The Native American Remedy for Low Blood Sugar and Diabetes
By Gayle Eversole, DHom, PhD, MH, NP, ND
A project I have been working on for quite a few years, I guess going back as far as the early 1990s, is helping educate our people about preventing and assisting in the natural care of diabetes.
More than any other group of people American Indians are plagued with this dreadful disease.
When I was researching the educational program I designed when I was completing my doctoral coursework I found an interesting fact. Attributed mainly to Plains people, but not absent in tribes from other geographic areas in the Southwest and other regions, diabetes was considered somewhat of a survival mechanism.
Many traditional foods and locally found herbs have historically been helpful in the care and treatment of diabetes.
The last program I presented was at the Indian Health facility located in the Blackfeet Nation at Browning, Montana. As a gift I was given a book on the Ethnobotany of the Blackfoot Tribe. I refer to this book still today. It was a reference source while I was compiling a guide for diabetes based on natural care during The Longest Walk 3. The Diabetes Diary is that book.
A new project I am searching for support and funding is a nutrition program for Indian children to help them learn more about traditional food, traditional ways of preparing the food, and the nutrition behind the foods. If you would like to support this project, please donate here.
Now back to a bit of history.
The garden green bean we know as snap beans or string beans was a part of American Indian tribal cultivation when the Spanish and Portuguese arrived some 500 years or more ago. Along with the Jesuits the beans were taken to other parts of the world by these explorers. Today there may be more than 500 varieties of common beans.
For many years I was able to get bean pod tea and I sold it in the health store I had in Granite Falls, Washington. Then the bean pods became very hard to find so I discontinued the item even though I had many requests for it. I then provided people with information about growing their own beans and making their own tea.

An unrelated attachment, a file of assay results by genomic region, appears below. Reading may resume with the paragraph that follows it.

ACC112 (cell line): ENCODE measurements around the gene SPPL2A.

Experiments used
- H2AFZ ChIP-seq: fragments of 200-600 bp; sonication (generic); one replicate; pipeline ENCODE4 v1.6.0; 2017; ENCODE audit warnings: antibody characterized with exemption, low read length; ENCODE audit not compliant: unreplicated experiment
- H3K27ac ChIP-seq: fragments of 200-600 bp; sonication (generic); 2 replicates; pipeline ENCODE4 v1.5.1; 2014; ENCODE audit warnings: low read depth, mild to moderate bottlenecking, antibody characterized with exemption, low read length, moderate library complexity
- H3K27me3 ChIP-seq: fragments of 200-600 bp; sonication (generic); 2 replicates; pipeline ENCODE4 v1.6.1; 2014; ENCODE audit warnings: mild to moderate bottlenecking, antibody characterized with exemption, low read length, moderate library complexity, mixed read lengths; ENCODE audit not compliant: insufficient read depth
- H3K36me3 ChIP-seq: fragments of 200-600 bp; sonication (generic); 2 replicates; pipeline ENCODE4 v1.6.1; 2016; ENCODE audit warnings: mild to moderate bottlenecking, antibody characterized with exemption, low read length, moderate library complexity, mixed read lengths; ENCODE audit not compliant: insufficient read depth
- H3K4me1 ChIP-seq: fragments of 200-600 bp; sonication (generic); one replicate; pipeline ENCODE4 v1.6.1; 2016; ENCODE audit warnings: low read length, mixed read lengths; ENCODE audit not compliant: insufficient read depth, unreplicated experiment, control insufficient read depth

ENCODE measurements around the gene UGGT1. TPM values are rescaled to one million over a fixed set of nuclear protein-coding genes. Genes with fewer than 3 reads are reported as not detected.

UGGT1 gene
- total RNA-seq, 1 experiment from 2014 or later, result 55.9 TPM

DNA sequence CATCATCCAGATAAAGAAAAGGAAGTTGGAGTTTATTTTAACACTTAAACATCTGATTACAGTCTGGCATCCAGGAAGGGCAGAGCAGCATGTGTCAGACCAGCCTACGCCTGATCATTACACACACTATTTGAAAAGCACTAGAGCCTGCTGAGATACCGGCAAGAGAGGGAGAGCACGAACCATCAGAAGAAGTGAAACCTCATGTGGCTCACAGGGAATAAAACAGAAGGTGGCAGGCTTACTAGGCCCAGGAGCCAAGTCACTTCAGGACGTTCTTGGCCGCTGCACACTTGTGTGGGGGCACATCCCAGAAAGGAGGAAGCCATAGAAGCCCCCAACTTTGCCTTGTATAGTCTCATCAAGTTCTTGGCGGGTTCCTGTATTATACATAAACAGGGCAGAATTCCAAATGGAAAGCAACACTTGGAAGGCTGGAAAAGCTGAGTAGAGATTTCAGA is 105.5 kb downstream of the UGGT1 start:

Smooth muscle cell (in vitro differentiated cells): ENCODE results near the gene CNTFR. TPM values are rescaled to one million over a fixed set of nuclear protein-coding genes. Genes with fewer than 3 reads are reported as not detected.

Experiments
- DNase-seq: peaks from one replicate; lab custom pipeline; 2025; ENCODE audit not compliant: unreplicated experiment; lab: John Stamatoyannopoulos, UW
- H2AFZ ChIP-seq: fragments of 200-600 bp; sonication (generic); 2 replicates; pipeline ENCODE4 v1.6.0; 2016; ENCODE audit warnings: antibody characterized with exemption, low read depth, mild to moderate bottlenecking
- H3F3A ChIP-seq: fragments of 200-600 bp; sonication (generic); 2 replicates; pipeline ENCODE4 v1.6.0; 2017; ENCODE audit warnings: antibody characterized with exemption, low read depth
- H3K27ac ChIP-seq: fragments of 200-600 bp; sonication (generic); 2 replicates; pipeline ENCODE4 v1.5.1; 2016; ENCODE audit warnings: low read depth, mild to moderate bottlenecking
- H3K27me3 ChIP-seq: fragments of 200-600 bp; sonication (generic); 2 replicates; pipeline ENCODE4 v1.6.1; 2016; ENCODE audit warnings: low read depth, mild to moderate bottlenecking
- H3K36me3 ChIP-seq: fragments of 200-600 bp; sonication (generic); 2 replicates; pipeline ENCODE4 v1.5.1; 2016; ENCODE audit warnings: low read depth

These beans are full of healing nutrients. Fresh picked string beans have 41 mg of calcium, 42 mg of phosphorus, 1.14 mg of iron, 6 mg of sodium, 230 mg of potassium, 735 IU vitamin A, 40 mg folic acid (vitamin B9), 17.9 mg vitamin C, and 27 mg magnesium in one cupful.
Many of the old time natural healers used green beans in the care of people with diabetes (PWD). One of my teachers, Paavo Airola, ND, PhD, always emphasized the importance of string bean juice for anyone with diabetes. His clients drank it five times a day with their five small meals.
He believed in this because he knew of nothing that was more important in rejuvenation the spleen, liver and pancreas. His research proved that this juice stimulated the Islets of Langerhans in the pancreas.
In addition to diabetes, this wonder juice can help people with alcohol dependence, uremic poisoning, and drug addiction.
Using a juicer such as the Vita Mix or any other juicer you may have, add the whole beans after washing and draining. Any part of the plant is good so don't be too fussy. Add about half a cup of water and turn the juicer on.
You can mix in some beet powder, greens powder, or some carrot powder with your String Bean juice for additional therapeutic benefits.
More about Diabetes
More of my articles may be found at leaflady.org, Natural Health News, and Rense.com.